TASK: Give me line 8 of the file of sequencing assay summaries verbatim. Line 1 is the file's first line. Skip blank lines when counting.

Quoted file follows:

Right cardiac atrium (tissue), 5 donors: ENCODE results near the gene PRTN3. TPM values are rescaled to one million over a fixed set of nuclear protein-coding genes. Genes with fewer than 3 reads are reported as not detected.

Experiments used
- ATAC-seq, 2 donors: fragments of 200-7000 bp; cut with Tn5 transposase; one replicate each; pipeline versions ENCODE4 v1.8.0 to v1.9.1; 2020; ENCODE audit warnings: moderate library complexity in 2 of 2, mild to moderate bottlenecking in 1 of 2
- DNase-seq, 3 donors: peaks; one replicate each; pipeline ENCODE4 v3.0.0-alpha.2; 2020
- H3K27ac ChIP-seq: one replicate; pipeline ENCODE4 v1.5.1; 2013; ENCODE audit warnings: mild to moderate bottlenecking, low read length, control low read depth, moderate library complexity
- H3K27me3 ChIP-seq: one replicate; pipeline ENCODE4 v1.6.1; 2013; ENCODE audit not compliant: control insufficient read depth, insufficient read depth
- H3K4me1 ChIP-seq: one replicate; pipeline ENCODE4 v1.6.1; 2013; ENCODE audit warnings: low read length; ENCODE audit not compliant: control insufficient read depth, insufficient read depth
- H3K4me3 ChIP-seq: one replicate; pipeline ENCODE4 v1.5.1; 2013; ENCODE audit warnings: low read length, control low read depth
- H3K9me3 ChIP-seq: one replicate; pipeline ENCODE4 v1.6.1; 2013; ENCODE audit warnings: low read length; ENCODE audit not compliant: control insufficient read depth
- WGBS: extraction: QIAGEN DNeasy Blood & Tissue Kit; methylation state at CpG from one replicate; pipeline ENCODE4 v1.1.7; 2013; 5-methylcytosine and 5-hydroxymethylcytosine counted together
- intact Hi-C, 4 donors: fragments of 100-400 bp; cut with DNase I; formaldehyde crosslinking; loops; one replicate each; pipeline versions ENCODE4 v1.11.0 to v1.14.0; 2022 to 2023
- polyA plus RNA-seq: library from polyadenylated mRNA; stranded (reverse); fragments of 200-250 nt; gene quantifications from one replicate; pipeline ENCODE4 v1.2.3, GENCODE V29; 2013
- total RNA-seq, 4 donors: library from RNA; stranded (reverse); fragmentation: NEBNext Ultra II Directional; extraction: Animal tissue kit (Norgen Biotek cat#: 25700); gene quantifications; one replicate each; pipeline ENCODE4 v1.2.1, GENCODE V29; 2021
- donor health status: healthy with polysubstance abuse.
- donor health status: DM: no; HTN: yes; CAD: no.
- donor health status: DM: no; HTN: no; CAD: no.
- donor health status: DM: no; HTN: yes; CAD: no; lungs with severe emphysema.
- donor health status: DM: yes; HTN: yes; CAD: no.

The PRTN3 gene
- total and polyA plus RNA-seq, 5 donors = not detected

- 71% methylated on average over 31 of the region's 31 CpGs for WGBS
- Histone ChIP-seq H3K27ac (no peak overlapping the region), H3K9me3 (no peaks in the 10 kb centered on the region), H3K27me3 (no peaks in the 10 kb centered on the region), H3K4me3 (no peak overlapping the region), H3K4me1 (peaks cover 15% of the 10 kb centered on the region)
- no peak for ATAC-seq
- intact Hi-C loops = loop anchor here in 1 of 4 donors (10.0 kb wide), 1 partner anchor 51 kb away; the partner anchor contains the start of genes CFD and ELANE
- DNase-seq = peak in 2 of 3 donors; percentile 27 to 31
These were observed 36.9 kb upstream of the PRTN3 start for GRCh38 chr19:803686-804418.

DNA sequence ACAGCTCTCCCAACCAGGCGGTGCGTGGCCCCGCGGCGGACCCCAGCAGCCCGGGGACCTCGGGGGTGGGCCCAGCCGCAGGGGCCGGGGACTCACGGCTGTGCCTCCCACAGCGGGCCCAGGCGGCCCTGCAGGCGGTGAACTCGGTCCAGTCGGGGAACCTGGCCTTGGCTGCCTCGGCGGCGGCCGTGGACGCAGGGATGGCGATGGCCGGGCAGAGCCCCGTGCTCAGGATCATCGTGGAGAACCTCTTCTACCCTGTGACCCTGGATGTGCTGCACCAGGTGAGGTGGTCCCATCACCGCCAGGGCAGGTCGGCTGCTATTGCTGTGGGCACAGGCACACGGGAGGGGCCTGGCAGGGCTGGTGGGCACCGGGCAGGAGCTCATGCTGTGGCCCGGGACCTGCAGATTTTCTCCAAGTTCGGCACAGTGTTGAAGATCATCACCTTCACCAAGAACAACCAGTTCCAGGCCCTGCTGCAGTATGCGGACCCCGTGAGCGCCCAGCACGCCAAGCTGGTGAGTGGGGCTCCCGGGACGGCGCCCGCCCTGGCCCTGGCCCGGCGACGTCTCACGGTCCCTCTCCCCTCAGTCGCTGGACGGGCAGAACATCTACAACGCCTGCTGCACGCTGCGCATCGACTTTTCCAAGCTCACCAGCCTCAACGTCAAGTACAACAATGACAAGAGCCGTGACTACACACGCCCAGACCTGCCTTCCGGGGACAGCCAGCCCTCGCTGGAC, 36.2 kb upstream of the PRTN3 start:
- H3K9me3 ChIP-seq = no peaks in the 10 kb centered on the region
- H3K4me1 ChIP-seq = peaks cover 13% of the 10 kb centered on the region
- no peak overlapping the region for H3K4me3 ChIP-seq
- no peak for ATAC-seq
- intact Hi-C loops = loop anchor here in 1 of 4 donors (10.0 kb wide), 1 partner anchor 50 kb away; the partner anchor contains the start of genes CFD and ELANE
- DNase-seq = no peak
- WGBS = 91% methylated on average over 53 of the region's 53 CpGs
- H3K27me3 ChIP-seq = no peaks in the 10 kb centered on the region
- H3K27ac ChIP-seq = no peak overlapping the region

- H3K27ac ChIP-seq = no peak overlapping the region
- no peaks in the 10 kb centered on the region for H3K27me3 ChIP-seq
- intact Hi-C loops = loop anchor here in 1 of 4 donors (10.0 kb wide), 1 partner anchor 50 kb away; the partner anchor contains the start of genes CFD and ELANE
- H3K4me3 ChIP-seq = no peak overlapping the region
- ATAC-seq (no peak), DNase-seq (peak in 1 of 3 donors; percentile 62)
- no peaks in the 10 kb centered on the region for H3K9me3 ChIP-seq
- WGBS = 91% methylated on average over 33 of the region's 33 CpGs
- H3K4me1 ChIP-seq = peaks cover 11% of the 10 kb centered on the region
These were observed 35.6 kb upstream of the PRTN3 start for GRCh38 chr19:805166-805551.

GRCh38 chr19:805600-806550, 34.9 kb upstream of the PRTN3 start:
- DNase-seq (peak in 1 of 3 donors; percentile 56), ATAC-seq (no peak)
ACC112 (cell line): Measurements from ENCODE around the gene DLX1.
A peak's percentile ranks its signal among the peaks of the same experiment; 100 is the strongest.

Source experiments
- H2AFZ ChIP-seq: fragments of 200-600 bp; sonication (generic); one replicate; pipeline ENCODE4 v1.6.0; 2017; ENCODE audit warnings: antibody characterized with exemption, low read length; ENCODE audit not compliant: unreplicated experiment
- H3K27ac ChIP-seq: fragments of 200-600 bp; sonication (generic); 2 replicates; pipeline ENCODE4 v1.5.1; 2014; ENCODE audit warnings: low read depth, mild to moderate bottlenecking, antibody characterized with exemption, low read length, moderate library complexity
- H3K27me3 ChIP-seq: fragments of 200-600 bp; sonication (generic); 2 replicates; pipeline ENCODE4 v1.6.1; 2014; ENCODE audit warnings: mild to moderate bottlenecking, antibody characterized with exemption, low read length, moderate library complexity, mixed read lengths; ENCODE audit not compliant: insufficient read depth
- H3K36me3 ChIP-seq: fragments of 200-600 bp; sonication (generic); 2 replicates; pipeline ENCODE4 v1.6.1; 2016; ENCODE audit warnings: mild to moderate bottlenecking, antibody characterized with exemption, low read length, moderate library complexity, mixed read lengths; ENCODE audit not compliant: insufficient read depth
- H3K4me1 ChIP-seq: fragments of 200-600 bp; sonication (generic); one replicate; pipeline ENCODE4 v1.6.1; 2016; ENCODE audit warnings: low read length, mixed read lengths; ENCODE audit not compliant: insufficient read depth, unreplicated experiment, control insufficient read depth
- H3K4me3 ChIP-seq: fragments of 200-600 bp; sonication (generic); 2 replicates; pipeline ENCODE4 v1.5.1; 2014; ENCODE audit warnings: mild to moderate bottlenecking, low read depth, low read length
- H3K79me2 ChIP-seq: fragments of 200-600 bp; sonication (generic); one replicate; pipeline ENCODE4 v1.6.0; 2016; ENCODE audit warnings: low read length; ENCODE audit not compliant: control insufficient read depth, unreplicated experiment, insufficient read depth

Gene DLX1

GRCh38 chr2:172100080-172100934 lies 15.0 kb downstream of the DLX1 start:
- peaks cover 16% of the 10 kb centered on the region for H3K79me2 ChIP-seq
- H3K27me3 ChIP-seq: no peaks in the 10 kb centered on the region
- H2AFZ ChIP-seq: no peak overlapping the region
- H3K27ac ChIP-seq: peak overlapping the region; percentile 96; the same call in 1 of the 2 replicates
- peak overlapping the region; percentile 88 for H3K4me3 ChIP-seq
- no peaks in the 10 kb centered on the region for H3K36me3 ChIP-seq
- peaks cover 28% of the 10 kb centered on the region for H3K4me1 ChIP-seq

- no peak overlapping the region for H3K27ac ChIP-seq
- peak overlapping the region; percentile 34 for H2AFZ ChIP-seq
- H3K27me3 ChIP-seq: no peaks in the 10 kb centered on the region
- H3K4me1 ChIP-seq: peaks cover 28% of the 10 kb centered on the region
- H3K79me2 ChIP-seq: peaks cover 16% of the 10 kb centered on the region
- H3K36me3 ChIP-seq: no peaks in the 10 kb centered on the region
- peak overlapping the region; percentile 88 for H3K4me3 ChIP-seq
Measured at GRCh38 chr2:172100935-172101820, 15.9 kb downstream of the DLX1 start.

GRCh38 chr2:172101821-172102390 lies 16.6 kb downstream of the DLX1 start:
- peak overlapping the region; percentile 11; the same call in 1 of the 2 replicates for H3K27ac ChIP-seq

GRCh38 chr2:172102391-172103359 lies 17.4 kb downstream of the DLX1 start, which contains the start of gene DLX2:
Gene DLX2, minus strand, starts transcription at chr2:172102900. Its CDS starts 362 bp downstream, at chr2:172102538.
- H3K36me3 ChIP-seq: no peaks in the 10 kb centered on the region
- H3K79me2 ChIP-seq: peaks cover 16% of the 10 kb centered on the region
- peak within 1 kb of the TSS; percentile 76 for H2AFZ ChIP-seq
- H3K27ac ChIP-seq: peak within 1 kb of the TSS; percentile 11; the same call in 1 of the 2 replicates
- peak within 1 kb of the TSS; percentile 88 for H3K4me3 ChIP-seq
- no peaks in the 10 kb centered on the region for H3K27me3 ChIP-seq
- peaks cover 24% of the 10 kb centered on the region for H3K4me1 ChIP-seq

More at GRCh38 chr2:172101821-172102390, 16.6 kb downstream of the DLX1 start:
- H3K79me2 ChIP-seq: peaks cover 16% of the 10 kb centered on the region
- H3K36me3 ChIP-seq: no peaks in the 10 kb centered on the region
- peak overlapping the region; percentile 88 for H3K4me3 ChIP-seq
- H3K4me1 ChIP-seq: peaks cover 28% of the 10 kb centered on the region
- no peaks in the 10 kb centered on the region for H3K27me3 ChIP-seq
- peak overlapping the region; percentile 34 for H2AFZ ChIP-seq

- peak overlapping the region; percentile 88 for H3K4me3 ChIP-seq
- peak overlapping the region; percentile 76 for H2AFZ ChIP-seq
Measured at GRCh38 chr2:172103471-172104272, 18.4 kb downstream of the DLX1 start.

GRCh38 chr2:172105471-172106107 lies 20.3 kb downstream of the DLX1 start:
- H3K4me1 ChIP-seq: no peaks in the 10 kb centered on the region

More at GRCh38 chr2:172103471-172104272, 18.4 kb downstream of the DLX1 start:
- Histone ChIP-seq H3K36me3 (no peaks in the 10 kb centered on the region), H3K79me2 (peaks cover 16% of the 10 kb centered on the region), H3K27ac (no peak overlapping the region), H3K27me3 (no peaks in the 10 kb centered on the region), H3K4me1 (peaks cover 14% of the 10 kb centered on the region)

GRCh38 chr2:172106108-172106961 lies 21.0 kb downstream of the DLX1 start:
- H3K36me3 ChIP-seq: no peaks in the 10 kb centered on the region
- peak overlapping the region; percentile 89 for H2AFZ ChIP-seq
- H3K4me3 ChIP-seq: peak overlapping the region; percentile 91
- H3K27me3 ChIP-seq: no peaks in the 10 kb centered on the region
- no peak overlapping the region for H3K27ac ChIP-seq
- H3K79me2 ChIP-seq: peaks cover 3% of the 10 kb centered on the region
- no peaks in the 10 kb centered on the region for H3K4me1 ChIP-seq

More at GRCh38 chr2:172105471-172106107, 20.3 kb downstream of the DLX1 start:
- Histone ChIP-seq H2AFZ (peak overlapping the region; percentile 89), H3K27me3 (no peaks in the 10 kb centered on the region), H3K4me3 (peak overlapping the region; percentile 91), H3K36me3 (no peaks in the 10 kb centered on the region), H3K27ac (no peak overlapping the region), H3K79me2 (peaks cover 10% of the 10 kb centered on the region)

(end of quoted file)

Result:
- H3K4me3 ChIP-seq: one replicate; pipeline ENCODE4 v1.5.1; 2013; ENCODE audit warnings: low read length, control low read depth